“Getting” jazz’s core rhythms.
National Standards: 1-3, 5-7, 9
Prepare: Have the class read Techniques: You Got Rhythm (page 26 of the student edition). The article provides examples of some common rhythms found in jazz.
Here’s a playlist of audio samples illustrating the examples from the article. Example 1 is not included as the “swing feel” it illustrates can be heard in examples 2-4.
Click here to download the files for audio playback in the Notion app.
Key points in the article:
- As a core rhythm to jazz, the swing feel can be written out in repeated eighth-note triplets, with each triplet containing a quarter note followed by an eighth note.
- The standard swing drumming pattern features a quarter note followed by two swung eighth notes played on the ride. It’s often accompanied by walking bass and block chords on the piano.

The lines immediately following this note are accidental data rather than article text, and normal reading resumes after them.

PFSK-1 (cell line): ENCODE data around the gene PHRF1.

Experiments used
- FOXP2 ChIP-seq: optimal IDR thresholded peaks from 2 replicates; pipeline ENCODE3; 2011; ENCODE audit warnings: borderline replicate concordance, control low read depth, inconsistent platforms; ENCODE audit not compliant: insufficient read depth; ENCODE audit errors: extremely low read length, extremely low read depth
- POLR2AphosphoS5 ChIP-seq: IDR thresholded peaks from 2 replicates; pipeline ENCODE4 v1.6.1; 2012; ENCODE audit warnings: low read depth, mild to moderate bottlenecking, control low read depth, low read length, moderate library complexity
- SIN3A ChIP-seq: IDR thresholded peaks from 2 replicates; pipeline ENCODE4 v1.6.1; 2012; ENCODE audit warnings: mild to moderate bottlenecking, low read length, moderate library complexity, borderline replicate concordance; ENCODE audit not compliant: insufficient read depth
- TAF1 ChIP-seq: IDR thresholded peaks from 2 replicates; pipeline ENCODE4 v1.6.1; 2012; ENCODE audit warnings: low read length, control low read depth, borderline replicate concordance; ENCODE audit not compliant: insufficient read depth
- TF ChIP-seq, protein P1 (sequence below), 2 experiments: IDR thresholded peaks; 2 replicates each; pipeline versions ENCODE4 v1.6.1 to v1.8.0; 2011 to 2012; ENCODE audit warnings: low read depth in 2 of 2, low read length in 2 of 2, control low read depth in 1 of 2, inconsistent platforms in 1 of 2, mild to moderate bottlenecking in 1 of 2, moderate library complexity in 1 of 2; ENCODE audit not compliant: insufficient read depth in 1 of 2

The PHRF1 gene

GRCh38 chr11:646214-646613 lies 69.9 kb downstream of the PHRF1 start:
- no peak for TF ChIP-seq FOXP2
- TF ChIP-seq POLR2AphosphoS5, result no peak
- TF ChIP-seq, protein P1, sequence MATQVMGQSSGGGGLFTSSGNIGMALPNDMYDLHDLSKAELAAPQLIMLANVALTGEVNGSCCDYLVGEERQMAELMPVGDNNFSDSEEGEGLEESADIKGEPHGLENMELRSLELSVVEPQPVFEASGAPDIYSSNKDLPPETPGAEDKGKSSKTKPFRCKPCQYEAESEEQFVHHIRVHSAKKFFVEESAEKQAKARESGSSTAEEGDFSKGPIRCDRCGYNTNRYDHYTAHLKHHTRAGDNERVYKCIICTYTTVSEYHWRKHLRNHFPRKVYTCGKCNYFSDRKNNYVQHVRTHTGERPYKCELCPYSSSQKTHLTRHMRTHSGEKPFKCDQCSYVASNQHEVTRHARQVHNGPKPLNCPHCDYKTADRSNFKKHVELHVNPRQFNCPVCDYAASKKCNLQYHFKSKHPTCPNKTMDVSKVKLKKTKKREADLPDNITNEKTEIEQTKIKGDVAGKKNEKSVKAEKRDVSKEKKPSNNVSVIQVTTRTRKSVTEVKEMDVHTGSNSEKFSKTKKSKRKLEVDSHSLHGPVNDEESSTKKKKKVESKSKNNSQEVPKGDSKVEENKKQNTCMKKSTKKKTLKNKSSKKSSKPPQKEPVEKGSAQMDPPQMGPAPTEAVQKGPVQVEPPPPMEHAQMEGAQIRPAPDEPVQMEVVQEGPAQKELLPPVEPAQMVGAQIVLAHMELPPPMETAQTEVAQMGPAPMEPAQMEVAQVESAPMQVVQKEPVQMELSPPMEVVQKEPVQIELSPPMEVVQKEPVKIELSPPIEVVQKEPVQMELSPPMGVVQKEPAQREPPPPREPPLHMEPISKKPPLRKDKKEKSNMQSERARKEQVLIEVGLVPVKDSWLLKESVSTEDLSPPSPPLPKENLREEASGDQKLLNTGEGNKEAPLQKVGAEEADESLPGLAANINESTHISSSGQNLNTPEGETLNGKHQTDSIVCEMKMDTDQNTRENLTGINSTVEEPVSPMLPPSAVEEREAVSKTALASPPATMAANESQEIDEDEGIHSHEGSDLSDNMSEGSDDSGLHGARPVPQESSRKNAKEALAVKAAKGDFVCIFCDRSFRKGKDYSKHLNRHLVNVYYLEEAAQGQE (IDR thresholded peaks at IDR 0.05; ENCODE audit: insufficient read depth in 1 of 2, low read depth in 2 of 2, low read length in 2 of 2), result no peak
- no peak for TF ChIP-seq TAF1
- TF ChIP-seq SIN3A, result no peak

- Some other rhythms found in jazz include the Latin clave and bossa nova rhythms.
- Another jazz rhythm, funk is less swung but has a strong, syncopated groove.
Begin: Try some of the techniques with the class, noting the tips described in each example. Lessons might include:
- Playing examples 1-3 for the class on the piano and drums
- Having a group read the rhythms in example 5
- Playing the melodic parts in examples 4, 5, and 7 on the piano
Develop: Play the following video of the Count Basie Orchestra performing “One O’Clock Jump”:
How do the techniques in the music relate to the article?
- The drummer is playing a swing rhythm on the hi-hat
- The bassist is “walking”
- The band is playing swing rhythms, or in other words, they’re swinging!
Expand: Play the following video of Herbie Hancock performing “Chameleon” with his group in 1988:
Following along with example 7, have the class play or tap out the notated rhythms along with the music.